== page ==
Multiple interviewees commented on the advocacy potential of the burgeoning clinic at a health region and governmental level (n=5; 33%).
“Okay, and you just lobby ‘em Saskatchewan government people and get after them.”
“Well I just hope it keeps going. Like I said, I think this is a very good thing.”
Disadvantages of a MDC
Although 53% (n=15) of patients stated that they could not think of any disadvantages of attending an MDC, difficulties pertaining to transportation were addressed by almost all participants (n=13; 87%). Travel distance and reduced mobility were the main factors listed as impediments to MDC attendance.
“It’s just so hard for people in rural Saskatchewan… I’m 3 hours from Saskatoon, there’s people that live a lot further too… But at least we have somewhere to go now.”
“I’m in a wheelchair, and all I can move is my hand… it’s so hard to get to appointments now….”
Lengthy appointments were also cited as a disadvantage (n=2; 13%); however, it was noted that this was a necessary consequence of seeing multiple practitioners in one setting.
“ALS is a disease, as you know, that is exhausting for patients. So, to come for a long period of time is exhausting for patients. But you know, it’s kind of a double-edged sword, right? Either you’re coming back and forth a lot, or you’re coming for a longer period of time and getting exhausted from it. So, it’s just kind of the nature of the beast.”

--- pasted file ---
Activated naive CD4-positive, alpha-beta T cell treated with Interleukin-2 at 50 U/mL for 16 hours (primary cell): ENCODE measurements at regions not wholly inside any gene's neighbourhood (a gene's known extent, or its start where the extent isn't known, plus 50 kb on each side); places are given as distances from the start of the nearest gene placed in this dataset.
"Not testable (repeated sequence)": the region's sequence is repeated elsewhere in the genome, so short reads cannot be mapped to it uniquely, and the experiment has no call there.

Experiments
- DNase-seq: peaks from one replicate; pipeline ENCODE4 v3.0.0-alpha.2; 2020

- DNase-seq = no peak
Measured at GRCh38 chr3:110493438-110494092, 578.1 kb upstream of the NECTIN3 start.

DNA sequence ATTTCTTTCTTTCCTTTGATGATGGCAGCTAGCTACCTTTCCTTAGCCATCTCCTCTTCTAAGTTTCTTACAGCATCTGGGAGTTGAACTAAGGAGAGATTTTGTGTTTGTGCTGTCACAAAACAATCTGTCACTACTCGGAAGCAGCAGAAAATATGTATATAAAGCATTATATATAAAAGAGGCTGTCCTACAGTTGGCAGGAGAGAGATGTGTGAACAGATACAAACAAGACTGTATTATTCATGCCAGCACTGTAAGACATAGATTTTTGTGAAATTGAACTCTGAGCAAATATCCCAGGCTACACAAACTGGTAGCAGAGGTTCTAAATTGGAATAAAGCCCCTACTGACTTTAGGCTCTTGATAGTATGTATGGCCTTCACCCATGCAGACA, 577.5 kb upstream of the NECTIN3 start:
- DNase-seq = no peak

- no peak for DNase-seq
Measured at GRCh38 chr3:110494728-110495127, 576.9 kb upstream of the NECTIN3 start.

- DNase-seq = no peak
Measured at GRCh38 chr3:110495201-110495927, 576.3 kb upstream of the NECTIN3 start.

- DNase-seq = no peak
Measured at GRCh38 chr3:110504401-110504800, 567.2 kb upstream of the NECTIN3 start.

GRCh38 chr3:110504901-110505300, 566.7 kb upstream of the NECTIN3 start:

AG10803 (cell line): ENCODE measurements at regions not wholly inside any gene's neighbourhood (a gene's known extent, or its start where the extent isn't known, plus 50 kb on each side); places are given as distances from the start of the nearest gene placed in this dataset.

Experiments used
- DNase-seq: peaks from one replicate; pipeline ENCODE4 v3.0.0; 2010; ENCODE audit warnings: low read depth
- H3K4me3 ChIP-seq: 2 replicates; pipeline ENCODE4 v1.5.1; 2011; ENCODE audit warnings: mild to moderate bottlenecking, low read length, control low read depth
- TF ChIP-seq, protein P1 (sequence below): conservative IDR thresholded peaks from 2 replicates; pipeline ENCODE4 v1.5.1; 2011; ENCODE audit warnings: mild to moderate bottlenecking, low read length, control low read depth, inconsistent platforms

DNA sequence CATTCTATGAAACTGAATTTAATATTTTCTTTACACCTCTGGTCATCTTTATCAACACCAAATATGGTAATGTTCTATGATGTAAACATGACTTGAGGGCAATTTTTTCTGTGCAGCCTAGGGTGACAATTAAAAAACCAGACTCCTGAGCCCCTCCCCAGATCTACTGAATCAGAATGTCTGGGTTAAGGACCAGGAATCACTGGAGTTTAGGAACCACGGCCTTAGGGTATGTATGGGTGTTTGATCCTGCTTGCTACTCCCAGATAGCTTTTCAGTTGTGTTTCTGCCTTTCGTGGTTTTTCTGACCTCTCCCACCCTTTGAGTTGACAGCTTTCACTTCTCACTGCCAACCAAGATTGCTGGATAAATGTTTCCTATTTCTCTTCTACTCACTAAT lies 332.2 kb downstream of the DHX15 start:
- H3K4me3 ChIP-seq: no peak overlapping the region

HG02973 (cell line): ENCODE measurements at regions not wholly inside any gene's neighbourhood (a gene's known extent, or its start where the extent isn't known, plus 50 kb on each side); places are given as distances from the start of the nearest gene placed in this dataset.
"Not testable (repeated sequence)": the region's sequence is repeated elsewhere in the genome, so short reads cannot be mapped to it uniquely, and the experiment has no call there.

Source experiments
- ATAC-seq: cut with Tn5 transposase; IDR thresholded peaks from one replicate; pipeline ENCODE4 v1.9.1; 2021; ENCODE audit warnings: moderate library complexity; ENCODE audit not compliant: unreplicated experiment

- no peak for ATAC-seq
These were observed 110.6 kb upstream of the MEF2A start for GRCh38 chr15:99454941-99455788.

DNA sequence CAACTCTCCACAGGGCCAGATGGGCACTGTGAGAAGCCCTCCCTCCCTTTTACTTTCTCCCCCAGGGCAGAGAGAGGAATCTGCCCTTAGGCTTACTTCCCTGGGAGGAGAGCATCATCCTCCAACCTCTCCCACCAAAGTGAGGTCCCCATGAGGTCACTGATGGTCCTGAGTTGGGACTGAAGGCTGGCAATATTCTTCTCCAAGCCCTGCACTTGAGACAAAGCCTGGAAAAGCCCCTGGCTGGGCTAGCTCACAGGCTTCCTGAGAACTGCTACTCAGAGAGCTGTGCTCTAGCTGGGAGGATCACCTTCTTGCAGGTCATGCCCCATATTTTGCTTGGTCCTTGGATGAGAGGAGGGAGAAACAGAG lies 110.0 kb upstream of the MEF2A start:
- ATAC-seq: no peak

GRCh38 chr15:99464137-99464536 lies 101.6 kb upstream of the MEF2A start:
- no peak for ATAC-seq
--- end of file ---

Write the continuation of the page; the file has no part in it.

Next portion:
“It’s so convenient to be able to make one appointment – and granted, the appointment takes a couple, 3 hours… but you get to see so many different people.”
Duplication of services was seen as a disadvantage for the minority (n=2; 13%).
“When we went [to clinic] we saw a physiotherapist… we already do have one that comes out to our home when we need her.”
Barriers to MDC attendance and impact of travel
Travel impediments were the only barrier to clinic attendance cited by participants (n=13; 87%). Particularly, inclement winter weather was volunteered as a major hurdle by the large minority (n=7; 47%).
“It takes a lot of energy for someone with ALS to get… in your wheelchair or just get from point A to point B. You just don’t jump in the car and take off… it’s quite a procedure doing it every time we go… And this is Saskatchewan remember. We have 40 below [Celsius].”
“…in Saskatchewan you never know what the weather’s gonna be like in winter.”
Several patients commented that the benefit of MDC attendance outweighed the identified travel barrier in the following statements:
“But you just gotta make exceptions and go a day or two early if the weather looks funny. Because it’s something I don’t believe you want to miss… there’s lots of benefits to it, so I want to make sure that we can be there. No, if it was a single appointment and we had to go five different times that would make it a whole lot harder than doing it this way.”